This the second part of ‘You are all Otaku’. Click here for Part One. In this article, I continue to discuss Otaku as well as a Japanese expression: ‘The nail that sticks out gets hit’.
Quick, put this bag over your head
Do you want to be the same as everyone else? Dress the same, act the same, go to the same places, follow the same interests, have the same conversations?
We are not all the same. Even in the same family, people will have different personalities and interests. Observe a busy street and you can see the diversity in people’s shapes and features. Same bodily structures, but different expression of it.
So if we are different, why do we try and hide that difference by trying to make out we are the same? It is fear. We are afraid to stand out.
The Nail that sticks out gets hit
The reason I call Otaku brave, is because they manifest in a culture that absolutely hates diversity and ‘standing out’. There is a Japanese expression – ‘the nail that sticks out gets hit’. It is meant as a warning not to stand out, not to draw attention to yourself.
So lots of Japanese workers wear black suits, have the same haircut, never think to dye their hair and all walk and work the same way.
Many Japanese live that expression ‘the nail that sticks out gets hit’. And conversely they have one of the highest suicide rates in the developed World. Have you ever seen Tokyo station at rush hour? It is a sea of black suits. People don’t dare to stand out in this society. Success is tied in with conformity. Tell me, how is that different to North Korea? This is where that expression – ‘The Nail that stands out, gets hit’, gets you.
It’s a dumb expression.
The Japanese used to stick out
Firstly, the Japanese that turned Japan into the powerhouse of the 60s and 70s all stood out. They had huge charismatic personalities and were different to the Japanese today. Some of them were innovators with some serious guts and would probably laugh if they heard the expression ‘the nail that sticks out gets hit’. If they didn’t stick out, there would be no industries, no great big Japanese companies, no innovations.
Only the bureaucrats and feeble-minded say ‘the nail that sticks out, gets hit’. Only they would say ‘don’t stand out otherwise others will judge us’. Well so what?
Not standing out is fine if you don’t want to stand out. But if you do want to stand out, than stand out. We are not all automatons.
Acupuncture and ‘the nail that sticks out gets hit’
Even in Acupuncture, one of the most famous acupuncturists of modern time was Kodo Fukushima. Apparently he had a bullish, loud charismatic personality. His technique was rough. Fukushima wanted to create an organisation for blind acupuncturists even though sighted acupuncturists at the time, didn’t believe he could do it. That didn’t stop him. He did it anyway. Kodo Fukushima certainly stood out and became very successful for doing so. He was a nail that definitely stuck out. I wrote about him in my book.
So how does this relate to Otaku?
The Otaku within
There is a bit of otaku in all of us, But we suppress it.
How many of us have interests in things that we keep hidden from other people. They are our little secrets. We are afraid to show them in case people think us weird or strange.
Really there’s nothing wrong with anything we like, and so what?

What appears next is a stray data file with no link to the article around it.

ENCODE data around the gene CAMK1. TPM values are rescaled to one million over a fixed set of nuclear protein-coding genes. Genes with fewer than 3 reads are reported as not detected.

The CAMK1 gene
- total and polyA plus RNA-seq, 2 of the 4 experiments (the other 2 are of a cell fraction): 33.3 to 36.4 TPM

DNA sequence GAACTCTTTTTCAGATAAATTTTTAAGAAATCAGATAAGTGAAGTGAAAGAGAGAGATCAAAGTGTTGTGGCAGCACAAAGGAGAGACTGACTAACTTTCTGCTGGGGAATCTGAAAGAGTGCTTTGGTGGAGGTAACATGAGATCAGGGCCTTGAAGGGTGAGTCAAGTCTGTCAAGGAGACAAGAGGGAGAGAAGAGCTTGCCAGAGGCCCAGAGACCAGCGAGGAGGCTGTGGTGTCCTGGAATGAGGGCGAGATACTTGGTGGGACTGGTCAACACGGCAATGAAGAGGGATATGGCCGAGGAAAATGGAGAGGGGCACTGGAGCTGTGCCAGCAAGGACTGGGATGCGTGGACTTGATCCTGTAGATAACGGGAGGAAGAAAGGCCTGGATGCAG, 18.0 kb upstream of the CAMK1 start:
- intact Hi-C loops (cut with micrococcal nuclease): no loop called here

A cool otaku lady
I had a client, a very stylish lady, who had a quirky tastes. On a trip to Japan, she found some of those shops that sell anime figurines. And she bought several of the most ‘otaku-esque’ of them. These were anime female-figurines with huge bussoms, butts, school-girl white panties and bikinis.
I don’t know what anime they come from, but they looked very cool. She collected a few of them and displayed them on her bookshelf, which fit her general décor very well – a kind of noveua-art-type-decor. Perhaps she is deep down an otaku, though you would never tell from her appearance.
I want one
After seeing her buy these dolls, I too decided I wanted to have some of my own. So on my next occasion to Japan I did what I typically do and threw myself 100% in getting anime dolls. This is the way I tend to do things. The problem is that these dolls are very expensive – typically £30 to £70. I didn’t have that disposable income to buy them. However, I found the next best solution.
Recycle Shops in Japan
You can buy lots of these dolls second-hand. Many recycle shops in Japan sell them. Some of them are incredibly cheap – only like 200-500 yen. (£2-4) I also managed to win a couple of dolls from a shooting machine in a nearby games arcade – in a magnificent moment of glory. So I came back with a suitcase full of them.
That’s pretty Otaku.
On reflection. When my client did this, it made her apartment look cool, which in turn made her look cooler.
Unfortunately, when I put these dolls on my display case, it makes me look like a fullblown-wannebee otaku. I didn’t look cool. I just looked like otaku. Yada.
Otaku and the law of attraction
During this trip, when I actually went out of my way to find anime dolls, not only did I succeed in building up an impressive collection in a short period of time for very little money, but I was also given a Dragon ball figurine as a present by a family member even though I didn’t ask for it. I suppose its like the law of attraction again. It I ask for something, it is granted. So I got an extra anime doll.
I was glad to receive the doll, but it kind of threw my collection off-balance. All my dolls are women, whereas the dragon ball doll is the only male figure I’ve collected. If I put them all together it kind of makes him look like the master of an otaku doll-harem.
But I’m not a real otaku
The picture above is a small assembly of some of my dolls. But it doesn’t mean I am an otaku… right.
Mind you, there was the time I visited the maid café in Akihabara.
Akihabara is basically Otaku-central. And I have to admit, the last few times I’ve been to Tokyo, I can’t help stopping in there and looking around. Something about the place draws me in. I can’t help myself…
But I am not an otaku.
Accept the Otaku within
Ok, I accept there is an otaku in me, and though I don’t dress like one, it is there. And I sense that side of me has a lot to teach me.
The lessons are that it teaches me to be more accepting of others and also to embrace interests that have meaning to me if I want to enjoy my life.
Being an otaku is not just about liking anime figurines or pop idols like AKB48. It is about embracing something that makes you feel happy, it could be trains, planes, collecting obscure rock groups LPs, anything.
It makes us more interesting as people and well why not? Being an otaku is the antidote to this over-serious life
Otaku is an antidote to excess seriousness
Aren’t we already too serious in life. Striving to look good with our jobs, careers, our homes, our holidays. Even Facebook is about portraying this great version of ourselves. Facebook doesn’t sit well with the inner otaku inside of me, so I had to unplug from it.